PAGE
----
low-lying island in a large shallow lagoon north-east of Abu Dhabi,
c. 5 kilometres long and 1 kilometre wide. Fringed by mangroves, with
extensive sand flats on its southern side. Around 300 mountain gazelles
(Gazella gazella) and sand gazelles (Gazella subgutturosa) live on
the island, descended from wild stock caught in the desert. Balghelam
is an important wintering site for shorebirds migrating from Asia.
Archaeological sites reveal evidence of occupation, probably by fishing communities, over the last 4000 years. Oldest evidence of occupation is pottery from the Barbar civilisation of Bahrain, from around 2,000 BC.
The main period of occupation so far identified dates to the Late Islamic period, (sixteenth century AD onwards), although there are also indications of occupation in the first millennium AD.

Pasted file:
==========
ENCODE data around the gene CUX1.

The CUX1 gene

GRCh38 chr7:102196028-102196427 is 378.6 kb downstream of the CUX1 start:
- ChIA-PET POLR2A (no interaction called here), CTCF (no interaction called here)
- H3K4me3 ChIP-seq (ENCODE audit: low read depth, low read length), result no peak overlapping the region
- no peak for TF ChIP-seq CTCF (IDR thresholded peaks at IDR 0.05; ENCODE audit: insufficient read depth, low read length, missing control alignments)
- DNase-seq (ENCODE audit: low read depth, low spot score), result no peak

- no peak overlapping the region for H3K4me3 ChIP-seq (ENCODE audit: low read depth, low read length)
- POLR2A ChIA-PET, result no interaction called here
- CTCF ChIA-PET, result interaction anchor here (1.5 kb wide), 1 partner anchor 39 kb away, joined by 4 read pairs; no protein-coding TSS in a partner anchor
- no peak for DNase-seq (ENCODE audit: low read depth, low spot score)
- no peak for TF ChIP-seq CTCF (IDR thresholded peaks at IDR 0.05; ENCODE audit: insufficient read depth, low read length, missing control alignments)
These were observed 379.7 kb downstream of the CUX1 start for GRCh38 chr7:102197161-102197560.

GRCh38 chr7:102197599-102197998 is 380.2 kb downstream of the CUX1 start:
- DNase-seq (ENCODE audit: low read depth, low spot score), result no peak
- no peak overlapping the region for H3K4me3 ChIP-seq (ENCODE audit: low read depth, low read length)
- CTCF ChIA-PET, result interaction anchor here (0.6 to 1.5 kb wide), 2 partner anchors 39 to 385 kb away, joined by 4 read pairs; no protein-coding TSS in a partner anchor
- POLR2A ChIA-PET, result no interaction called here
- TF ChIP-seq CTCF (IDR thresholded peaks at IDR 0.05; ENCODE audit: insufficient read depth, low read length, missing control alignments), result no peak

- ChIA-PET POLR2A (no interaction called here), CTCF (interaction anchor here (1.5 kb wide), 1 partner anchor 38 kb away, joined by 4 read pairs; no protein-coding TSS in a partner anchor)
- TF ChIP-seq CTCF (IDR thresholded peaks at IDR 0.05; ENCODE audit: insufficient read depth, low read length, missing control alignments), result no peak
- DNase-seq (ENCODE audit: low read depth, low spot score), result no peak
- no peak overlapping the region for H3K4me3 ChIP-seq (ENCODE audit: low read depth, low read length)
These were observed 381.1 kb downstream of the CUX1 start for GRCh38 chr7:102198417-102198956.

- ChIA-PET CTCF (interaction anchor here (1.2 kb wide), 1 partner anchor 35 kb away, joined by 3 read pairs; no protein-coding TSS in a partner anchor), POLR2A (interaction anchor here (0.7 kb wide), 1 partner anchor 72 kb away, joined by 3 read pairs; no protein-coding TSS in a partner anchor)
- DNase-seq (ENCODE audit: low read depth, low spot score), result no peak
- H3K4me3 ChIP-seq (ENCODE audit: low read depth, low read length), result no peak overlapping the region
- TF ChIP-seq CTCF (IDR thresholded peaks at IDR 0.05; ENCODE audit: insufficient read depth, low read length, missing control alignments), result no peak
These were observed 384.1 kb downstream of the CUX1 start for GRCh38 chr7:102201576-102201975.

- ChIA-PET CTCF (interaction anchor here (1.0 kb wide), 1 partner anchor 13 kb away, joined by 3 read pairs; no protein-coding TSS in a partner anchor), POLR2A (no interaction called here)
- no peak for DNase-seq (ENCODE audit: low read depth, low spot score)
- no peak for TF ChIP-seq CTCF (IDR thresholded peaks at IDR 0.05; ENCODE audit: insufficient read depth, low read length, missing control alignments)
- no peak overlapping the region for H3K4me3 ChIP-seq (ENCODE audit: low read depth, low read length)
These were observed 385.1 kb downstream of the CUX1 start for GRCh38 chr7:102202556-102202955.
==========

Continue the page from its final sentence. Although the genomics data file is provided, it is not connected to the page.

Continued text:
Sites include several groups of large stone hearths or fireplaces, a small Islamic graveyard, coastal middens (rubbish dumps), containing bones of shellfish and marine mammals, and camp sites with pottery, both UAE-made and imported (mainly from southern Iran).
Environmental remains from the archaeological sites include shells of pearl oysters (Pinctada radiata) and the edible gastropod Hexaplex kuesterianus as well as bones of dugong (Dugong dugon) and turtles.
Among the island's archaeological sites is a sophisticated system of wells and water catchments, designed to trap winter rainfall. This permitted fishing communities to use the island as a base for much of the year. At least 11 wells have been identified, which were in use from the sixteenth century to the mid-twentieth century. Although now disused, the water catchment still works efficiently.